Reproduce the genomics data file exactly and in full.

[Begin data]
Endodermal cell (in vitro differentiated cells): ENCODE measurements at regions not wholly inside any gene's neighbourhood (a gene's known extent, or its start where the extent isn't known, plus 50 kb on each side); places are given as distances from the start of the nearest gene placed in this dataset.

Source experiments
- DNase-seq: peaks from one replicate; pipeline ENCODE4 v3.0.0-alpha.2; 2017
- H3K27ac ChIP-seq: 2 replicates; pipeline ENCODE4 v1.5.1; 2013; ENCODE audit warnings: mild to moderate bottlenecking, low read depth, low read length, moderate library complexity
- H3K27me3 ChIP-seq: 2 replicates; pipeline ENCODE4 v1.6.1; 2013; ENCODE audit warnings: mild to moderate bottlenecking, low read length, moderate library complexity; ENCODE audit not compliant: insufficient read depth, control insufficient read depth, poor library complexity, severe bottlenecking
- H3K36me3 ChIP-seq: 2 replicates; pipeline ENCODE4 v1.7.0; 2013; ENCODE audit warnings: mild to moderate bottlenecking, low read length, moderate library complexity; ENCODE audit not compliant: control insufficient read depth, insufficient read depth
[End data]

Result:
Endodermal cell (in vitro differentiated cells): ENCODE measurements at regions not wholly inside any gene's neighbourhood (a gene's known extent, or its start where the extent isn't known, plus 50 kb on each side); places are given as distances from the start of the nearest gene placed in this dataset.

Source experiments
- DNase-seq: peaks from one replicate; pipeline ENCODE4 v3.0.0-alpha.2; 2017
- H3K27ac ChIP-seq: 2 replicates; pipeline ENCODE4 v1.5.1; 2013; ENCODE audit warnings: mild to moderate bottlenecking, low read depth, low read length, moderate library complexity
- H3K27me3 ChIP-seq: 2 replicates; pipeline ENCODE4 v1.6.1; 2013; ENCODE audit warnings: mild to moderate bottlenecking, low read length, moderate library complexity; ENCODE audit not compliant: insufficient read depth, control insufficient read depth, poor library complexity, severe bottlenecking
- H3K36me3 ChIP-seq: 2 replicates; pipeline ENCODE4 v1.7.0; 2013; ENCODE audit warnings: mild to moderate bottlenecking, low read length, moderate library complexity; ENCODE audit not compliant: control insufficient read depth, insufficient read depth